We intended to highlight the 20/20 Visionaries-to-Watch featuring Steaven Richard much earlier in 2020, but we found it wise to hold his story until it felt right to release.
When you think of the word vision, you almost immediately associate that word with sight, your sensory ability. It is something required to turn a thought into innovation. To have vision doesn’t specifically mean the ability to see something physically, but rather an intention or inclination to create change.
At the beginning of 2020, OBVIOUS had intentions of using our vision to create new stories, highlight new outlooks, and continue offering the cutting edge content that our viewers have grown to love over the years.
What started out as a promising new decade quickly turned into a dark age of disorder as COVID-19 became a global threat that altered all of our realities.
Amid the pandemic, the masks of American “justice” started to show themselves more clearly than ever before as an uprising from the Black Lives Matter movements called out the wrongful murders of George Floyd, Breonna Taylor, Ahmaud Arbery, and countless others at the hands of police brutality.
One thing was sure: It clouded our vision.
There needed to be some refocusing of what matters and what messaging #TeamOBVIOUS could provide to its audience that would resonate with something optimistic and hopeful.
The world has now spent more than half of the year enduring the stress of these trying times, yet we can still look towards the people making a difference as a means of inspiration.
There’s no doubt that the individuals selected in this article showcase a tenacity and touch of creativity that has shown the potential for greatness in their lives and for others.
They’ve used their heart and motivation to strive for change and create space for new generations to learn from them.
It is with great honor that OBVIOUS Magazine presents: The 2020 Visionaries To Watch.
Your contributions to design are renowned and exhibited around the world. In what ways can the medium of metalwork get more young artists interested in this art form?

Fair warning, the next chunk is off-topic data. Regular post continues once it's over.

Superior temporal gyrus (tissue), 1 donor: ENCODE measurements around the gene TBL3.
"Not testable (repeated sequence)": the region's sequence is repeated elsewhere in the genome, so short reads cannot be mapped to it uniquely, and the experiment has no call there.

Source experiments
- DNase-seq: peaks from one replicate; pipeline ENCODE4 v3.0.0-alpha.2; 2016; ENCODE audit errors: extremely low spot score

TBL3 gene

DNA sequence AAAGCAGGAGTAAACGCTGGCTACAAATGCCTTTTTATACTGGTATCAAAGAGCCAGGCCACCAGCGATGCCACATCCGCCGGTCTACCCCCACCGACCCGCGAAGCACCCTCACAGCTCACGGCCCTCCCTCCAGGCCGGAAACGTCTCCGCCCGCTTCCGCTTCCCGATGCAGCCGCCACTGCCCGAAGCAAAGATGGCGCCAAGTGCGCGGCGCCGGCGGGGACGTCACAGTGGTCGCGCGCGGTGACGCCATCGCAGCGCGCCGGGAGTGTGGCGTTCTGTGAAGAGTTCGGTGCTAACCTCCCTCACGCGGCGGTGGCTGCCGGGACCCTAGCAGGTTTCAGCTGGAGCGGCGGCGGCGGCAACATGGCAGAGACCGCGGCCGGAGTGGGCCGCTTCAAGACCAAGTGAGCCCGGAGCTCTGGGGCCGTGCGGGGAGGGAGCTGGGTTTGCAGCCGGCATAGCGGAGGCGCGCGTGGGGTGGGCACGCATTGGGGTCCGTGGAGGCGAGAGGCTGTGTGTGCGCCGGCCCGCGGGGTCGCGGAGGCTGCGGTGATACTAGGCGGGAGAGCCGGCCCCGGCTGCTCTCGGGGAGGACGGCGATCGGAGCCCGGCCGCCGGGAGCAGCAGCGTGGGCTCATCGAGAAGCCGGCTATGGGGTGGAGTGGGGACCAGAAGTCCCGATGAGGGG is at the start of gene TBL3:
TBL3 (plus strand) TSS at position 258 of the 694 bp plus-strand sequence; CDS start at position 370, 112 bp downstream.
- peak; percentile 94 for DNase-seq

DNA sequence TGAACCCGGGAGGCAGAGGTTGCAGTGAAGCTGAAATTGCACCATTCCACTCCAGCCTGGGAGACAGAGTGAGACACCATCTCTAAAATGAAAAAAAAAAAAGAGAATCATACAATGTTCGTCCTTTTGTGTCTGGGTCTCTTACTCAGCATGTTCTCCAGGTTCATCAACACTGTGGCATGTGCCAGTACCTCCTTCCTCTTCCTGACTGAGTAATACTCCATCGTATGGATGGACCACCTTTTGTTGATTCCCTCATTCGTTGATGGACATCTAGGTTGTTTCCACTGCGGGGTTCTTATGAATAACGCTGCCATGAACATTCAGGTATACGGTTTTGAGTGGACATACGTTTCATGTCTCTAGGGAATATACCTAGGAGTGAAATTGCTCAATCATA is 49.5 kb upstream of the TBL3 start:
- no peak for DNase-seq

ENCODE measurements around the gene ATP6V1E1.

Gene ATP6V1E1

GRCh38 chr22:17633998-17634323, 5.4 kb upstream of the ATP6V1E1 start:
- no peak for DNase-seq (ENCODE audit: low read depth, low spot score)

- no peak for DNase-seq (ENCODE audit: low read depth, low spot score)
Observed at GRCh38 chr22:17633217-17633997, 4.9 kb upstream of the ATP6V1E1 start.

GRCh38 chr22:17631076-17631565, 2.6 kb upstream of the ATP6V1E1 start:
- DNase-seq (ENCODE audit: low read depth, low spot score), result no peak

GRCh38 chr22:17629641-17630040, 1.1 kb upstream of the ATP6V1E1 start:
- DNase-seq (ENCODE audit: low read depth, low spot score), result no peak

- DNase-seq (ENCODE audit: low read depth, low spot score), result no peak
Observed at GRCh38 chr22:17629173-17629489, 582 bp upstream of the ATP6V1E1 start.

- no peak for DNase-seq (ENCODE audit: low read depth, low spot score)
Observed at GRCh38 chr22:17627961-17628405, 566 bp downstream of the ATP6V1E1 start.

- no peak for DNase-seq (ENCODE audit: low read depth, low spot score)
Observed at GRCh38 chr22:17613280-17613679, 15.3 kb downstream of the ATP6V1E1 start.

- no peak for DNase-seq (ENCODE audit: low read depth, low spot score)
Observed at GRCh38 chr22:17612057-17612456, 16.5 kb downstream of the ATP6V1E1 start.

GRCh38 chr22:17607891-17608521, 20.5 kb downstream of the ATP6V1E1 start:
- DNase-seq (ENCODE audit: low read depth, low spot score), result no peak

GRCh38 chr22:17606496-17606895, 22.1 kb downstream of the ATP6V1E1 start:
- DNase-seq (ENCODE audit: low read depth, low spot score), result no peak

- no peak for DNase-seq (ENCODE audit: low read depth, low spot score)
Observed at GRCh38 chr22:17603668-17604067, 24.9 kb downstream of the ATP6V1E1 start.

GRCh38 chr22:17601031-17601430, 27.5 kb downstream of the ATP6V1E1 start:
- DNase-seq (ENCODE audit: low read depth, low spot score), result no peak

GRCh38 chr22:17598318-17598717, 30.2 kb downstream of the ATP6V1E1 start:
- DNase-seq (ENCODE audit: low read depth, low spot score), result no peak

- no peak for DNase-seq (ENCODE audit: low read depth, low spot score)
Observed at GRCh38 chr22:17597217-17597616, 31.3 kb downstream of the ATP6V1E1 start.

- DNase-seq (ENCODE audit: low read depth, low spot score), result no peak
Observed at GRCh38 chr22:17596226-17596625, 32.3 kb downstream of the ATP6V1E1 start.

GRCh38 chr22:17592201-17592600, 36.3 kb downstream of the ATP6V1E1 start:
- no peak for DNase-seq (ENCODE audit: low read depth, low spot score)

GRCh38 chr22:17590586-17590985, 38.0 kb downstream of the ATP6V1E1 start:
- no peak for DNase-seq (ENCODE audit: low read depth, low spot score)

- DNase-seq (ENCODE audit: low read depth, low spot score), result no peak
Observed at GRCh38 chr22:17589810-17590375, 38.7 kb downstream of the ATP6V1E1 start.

Steaven Richard: Fifteen years ago, those of us with an inking in ancient art history thought that digital art had taken over other forms of expression; however, the heirs of classic metal artisans like Julio Gonzalez and David Smith are still very much alive.
The newer generations are interested in metalworking to express themselves, both in the field of decorative arts and in the field of sculpture, and I’m very attentive to these new ideas.
Your partnership with Rémy Martin in 2019 saw the creation of an exquisite anamorphic sculpture for Mai- son Rémy Martin along with a limited-edition redesign of the iconic “XO” decanter set. As an artist, what is it like developing this type of craftsmanship with such a household name?
Steaven Richard: Working with challenges is always a source of creativity, and Rémy Martin was one of those. The biggest challenge was to incorporate the powerful Centaur symbol in a well thought out visual. After a long series of productive discussions with the House, I used my vision and expertise as a metalwork artist to build this work with them.
I was incredibly moved when the piece was revealed, and I had a great pleasure to take up those challenges with such a household name.
Certainly, because Rémy Martin and I share the same values: we have a strong bond with nature, and fire, air, earth, and water are present in metalwork.
What words of encouragement would you give to the next generation that will follow in your footsteps?
Steaven Richard: In art, there are always new possibilities. Revisit the past with your contemporary eyes.